China virus prompts warning
Stars and Stripes May 9, 2008
MISAWA AIR BASE, Japan — Americans traveling to China should take certain health precautions following an outbreak of a highly infectious virus that has killed 26 children since late March, according to military medical officials.
As a first step, they urge active-duty servicemembers and their families headed to China to stop by a base public health office for a travel medical briefing.
It’s a recommendation they extend to anyone going to a foreign location, not just China, according to Maj. Mahendra Kabbur, public health flight commander at Misawa Air Base.
While it’s still safe to go to China, Kabbur and Lt. Col. Cheryl Lowry, 35th Aerospace Medical Squadron commander at Misawa, said travelers should wash their hands frequently, drink bottled water and eat fruit that can be peeled. Travelers should also avoid salad, ice cubes and ice cream, especially in rural areas. Also, they should reconstitute powdered baby formula with bottled water, Lowry said.
Those precautions apply not to just China but elsewhere throughout Asia and overseas, where water sources might be contaminated.
On Tuesday, the U.S. Embassy in Beijing posted information about the outbreak on its Web site, noting there were no specific precautions to heed other than the general hygiene recommendations for living in China.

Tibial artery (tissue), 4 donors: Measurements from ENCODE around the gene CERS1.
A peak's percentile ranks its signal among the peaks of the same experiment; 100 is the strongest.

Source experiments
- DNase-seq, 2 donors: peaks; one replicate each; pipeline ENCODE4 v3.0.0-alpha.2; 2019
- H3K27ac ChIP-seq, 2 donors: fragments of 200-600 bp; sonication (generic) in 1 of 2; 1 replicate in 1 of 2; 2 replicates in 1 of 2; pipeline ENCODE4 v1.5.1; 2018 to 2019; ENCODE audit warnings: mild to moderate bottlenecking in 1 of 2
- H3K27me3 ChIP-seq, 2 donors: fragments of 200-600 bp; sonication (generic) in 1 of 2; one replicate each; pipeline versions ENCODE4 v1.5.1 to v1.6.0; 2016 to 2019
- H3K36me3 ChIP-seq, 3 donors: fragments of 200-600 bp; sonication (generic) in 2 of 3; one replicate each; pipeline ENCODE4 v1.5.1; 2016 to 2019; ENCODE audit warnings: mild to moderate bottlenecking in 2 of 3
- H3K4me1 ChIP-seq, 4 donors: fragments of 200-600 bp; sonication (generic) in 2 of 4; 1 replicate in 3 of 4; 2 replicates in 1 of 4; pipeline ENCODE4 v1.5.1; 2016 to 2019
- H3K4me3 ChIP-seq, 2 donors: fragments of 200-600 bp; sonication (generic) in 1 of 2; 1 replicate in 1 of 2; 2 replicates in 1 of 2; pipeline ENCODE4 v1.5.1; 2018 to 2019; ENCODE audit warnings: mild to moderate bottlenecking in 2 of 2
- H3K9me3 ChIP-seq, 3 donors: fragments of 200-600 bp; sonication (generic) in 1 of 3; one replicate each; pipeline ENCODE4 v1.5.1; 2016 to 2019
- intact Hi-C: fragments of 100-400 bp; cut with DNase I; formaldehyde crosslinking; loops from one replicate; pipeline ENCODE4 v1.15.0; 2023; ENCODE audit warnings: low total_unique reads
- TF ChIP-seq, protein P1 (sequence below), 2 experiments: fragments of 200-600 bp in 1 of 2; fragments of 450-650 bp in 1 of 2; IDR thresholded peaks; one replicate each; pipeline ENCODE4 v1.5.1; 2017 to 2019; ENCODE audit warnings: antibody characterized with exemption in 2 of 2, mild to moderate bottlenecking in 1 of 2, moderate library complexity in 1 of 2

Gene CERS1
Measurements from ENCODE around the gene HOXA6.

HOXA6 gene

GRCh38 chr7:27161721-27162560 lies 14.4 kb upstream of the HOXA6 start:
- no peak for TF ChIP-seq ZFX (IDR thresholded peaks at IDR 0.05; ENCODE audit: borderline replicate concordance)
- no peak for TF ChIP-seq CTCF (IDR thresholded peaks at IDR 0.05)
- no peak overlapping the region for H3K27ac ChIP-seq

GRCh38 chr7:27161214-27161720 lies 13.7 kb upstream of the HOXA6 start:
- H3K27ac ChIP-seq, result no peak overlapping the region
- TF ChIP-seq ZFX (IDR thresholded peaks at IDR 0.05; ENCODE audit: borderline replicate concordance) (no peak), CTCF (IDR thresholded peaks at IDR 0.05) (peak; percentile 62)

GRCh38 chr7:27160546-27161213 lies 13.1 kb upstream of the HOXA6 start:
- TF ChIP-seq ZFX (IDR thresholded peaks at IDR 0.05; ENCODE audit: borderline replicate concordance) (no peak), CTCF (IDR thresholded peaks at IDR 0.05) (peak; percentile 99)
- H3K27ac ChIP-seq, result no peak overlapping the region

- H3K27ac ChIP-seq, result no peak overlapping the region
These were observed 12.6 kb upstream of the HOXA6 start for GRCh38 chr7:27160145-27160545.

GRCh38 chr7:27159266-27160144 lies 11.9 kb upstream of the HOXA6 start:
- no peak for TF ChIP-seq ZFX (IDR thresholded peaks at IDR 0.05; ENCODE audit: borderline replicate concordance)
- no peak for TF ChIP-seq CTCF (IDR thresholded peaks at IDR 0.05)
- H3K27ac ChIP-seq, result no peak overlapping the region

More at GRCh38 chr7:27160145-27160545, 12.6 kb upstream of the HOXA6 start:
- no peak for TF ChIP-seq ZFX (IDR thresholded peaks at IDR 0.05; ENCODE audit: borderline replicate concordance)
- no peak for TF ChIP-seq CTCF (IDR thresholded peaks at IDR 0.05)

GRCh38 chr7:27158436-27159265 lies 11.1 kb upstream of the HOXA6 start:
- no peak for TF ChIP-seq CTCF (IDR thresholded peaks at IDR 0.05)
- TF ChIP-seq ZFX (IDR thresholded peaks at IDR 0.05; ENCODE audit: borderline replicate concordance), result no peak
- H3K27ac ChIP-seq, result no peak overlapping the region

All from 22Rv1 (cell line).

The outbreak of enterovirus 71 — which can cause a severe type of hand, foot and mouth disease — has sickened more than 5,000 people since late March, mostly in rural eastern China. Fuyang, about 500 miles south of Beijing, is among the hardest hit cities, with 362 new cases reported as of Monday, according to The Associated Press.
The World Health Organization said the virus is unlikely to be a threat to the Beijing Olympics in August, since it is a disease mostly affecting young children, the AP reported.
Enterovirus 71 can cause a number of diseases and is of particular concern for children younger than 5, Lowry said, noting that adults tend to have some immunity. In more serious cases, the virus can cause meningitis, Kabbur said. There is no vaccine.
The number of cases is expected to peak in June or July, according to the World Health Organization.